Paid leave has been a hot topic in the United States for a few years now. And now that more and more of our country’s largest living generation, Millennials, are entering parenthood we can expect the conversation to continue among business and policy leaders.
Sheila Lirio Marcelo, the founder, chairwoman and CEO of Care.com, sat down with Inc. features editor Diana Ransom recently to discuss the role of business leaders in solving America’s paid leave problem and shining a light on care infrastructure issues affecting working families today.
Watch the Founders Forum video.
Care Is Not a 'Soft' Issue
“Often people think of care as a gender issue or a soft issue, when in fact it’s an economic imperative and it is so important for our global economy,” Sheila says in the interview.
But what does that mean, exactly?
The United States is considered a global economic power, but we have far fewer "family-friendly" policies than other rich countries. We don't guarantee paid leave for new moms after the birth of a child, for example. (Papua New Guinea is the only other nation who can say that.) And our patchwork care infrastructure has working parents struggling to find and afford the quality, reliable care they need for their families. Did you know the average cost of full-time child care in centers in the United States costs about one-fifth of the country's median household income?
When more than 90 percent of dads and about 70 percent of moms work outside the home, it stands to reason family-friendly policies don't just impact moms and dads but the companies who employ them, as well. To give you an idea of the economic impact: a 2016 report by the Center for American Progress found U.S. workers lose out on about $28.9 billion in lost wages due to the lack of access to affordable child care and paid leave. (Of that, $8.3 billion is for child care and $26.3 billion is attributed to lack of paid leave.)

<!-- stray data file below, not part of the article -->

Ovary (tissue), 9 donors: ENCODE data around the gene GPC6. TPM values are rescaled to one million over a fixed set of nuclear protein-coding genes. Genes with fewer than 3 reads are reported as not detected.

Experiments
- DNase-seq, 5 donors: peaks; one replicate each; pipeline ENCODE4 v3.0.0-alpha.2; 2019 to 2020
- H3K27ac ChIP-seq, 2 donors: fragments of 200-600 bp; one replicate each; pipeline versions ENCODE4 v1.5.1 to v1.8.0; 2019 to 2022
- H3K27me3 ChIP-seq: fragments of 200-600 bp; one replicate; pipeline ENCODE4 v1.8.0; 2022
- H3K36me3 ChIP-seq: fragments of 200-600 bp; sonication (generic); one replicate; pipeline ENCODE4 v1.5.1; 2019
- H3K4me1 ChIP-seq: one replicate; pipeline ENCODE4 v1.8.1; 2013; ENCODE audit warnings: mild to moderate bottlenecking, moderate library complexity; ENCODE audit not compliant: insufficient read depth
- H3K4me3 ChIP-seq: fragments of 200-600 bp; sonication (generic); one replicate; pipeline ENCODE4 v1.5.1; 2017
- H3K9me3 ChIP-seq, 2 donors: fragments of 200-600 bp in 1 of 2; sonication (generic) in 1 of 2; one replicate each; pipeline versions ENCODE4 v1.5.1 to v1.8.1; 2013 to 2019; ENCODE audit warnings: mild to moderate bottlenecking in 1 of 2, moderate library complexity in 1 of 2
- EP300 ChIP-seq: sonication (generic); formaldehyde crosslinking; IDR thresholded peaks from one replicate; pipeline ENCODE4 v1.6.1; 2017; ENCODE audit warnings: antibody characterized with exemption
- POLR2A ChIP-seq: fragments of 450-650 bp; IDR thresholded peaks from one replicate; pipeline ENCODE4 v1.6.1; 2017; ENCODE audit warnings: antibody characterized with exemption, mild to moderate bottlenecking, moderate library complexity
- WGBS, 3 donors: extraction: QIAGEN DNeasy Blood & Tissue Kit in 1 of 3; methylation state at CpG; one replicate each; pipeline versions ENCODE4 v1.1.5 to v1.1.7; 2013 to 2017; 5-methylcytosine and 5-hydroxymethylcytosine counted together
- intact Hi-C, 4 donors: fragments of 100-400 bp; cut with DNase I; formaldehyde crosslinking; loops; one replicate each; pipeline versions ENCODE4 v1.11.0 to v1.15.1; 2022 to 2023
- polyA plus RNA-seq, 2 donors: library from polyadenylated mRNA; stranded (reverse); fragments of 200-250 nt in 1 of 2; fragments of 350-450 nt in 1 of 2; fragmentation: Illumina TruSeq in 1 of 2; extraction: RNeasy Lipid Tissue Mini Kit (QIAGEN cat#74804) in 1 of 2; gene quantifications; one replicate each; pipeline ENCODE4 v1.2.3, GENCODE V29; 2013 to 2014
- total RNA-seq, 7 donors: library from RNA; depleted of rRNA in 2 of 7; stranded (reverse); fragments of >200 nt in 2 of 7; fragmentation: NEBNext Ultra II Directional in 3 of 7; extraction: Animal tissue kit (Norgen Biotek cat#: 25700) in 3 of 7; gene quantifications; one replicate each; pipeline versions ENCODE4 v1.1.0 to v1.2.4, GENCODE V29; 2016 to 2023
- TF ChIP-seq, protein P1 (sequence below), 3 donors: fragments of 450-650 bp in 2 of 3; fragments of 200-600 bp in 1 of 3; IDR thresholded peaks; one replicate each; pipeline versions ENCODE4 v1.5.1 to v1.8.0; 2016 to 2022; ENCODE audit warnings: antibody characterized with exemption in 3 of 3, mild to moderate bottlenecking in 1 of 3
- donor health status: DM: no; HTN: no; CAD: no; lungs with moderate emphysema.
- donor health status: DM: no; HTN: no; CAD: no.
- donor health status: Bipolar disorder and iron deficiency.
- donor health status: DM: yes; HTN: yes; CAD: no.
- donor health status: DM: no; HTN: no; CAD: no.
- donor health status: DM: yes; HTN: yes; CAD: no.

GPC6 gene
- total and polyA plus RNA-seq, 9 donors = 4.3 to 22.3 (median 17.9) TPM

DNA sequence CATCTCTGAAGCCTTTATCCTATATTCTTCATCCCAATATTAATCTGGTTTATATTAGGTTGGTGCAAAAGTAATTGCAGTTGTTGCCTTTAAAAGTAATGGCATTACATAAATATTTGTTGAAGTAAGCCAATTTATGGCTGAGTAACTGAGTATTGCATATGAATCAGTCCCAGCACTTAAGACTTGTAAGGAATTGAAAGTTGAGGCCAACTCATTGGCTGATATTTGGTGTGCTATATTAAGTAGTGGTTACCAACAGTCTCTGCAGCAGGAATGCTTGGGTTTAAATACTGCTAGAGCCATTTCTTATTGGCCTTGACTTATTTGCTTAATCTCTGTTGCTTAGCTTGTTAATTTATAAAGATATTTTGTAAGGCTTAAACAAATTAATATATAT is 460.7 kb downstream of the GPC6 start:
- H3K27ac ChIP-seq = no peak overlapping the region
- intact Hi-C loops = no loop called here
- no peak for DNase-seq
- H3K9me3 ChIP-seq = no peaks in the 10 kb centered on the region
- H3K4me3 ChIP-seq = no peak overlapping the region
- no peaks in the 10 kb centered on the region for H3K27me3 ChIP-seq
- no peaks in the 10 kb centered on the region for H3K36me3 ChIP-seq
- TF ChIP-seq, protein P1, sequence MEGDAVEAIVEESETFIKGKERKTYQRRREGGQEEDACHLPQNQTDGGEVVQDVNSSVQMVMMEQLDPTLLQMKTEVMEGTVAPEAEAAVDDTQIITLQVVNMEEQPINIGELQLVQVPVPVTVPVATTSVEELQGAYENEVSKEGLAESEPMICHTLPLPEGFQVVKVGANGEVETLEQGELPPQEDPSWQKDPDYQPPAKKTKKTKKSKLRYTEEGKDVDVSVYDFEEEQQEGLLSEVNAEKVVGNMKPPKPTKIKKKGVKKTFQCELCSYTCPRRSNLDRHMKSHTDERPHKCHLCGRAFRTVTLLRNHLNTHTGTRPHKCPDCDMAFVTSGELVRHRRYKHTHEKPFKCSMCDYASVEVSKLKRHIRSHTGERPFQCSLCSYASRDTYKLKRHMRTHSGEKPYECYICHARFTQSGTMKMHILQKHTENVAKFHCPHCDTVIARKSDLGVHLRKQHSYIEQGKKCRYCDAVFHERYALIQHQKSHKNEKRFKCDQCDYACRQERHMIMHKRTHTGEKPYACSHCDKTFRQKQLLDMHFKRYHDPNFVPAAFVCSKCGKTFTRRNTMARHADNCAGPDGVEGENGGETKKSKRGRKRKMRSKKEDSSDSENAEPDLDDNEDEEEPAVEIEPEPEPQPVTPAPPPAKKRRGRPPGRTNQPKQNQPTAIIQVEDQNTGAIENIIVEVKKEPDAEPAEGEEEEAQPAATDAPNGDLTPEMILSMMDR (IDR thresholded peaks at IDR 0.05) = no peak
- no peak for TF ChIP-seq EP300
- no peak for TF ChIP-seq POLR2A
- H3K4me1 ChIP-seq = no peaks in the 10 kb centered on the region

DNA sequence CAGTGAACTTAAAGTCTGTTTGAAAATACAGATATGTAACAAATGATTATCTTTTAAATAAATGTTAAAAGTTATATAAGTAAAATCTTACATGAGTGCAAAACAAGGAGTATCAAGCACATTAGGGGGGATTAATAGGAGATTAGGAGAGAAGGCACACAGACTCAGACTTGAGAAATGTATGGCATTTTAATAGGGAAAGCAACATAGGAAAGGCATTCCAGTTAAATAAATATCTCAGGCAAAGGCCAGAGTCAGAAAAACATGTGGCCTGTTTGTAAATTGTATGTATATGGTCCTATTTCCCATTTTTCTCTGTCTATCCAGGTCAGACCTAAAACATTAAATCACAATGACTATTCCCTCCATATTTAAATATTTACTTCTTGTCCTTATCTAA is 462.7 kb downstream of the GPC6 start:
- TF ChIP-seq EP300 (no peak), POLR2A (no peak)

Absent federal policies, some business leaders have stepped up to fill the void. Some ... but not nearly enough.
Millions and millions of American workers don’t have access to family-friendly benefits, like paid parental leave, child care assistance or even paid sick days. Less than 15 percent of private sector workers have access to paid family leave of any kind. According to the Society of Human Resources’ 2016 benefits survey, just 3 percent of organizations offer unsubsidized day care services, down from 9 percent in 1996. About 15 percent provide child care resource and referral services.
“As business leaders, we can take a leadership position here and say, ‘We think this is really important for our employees,’" Sheila says in the Inc. interview. "But my belief is that once we actually get paid leave passed in this country, then we will open our eyes overall that there is more to do to build a care infrastructure.”
As long as the United States remains the only industrialized nation without a national policy providing paid leave for new moms, employer-provided paid maternity and paternity leave benefits will be a major recruiting and retention tool for companies. And benefits like backup care make a measurable difference terms of reducing the absenteeism and presenteeism that crops up and limits productivity when there is a care crisis at home.
As Sheila told Inc: "It is very difficult to have peace of mind at work when things aren’t working at home. That’s why we started Care@Work.”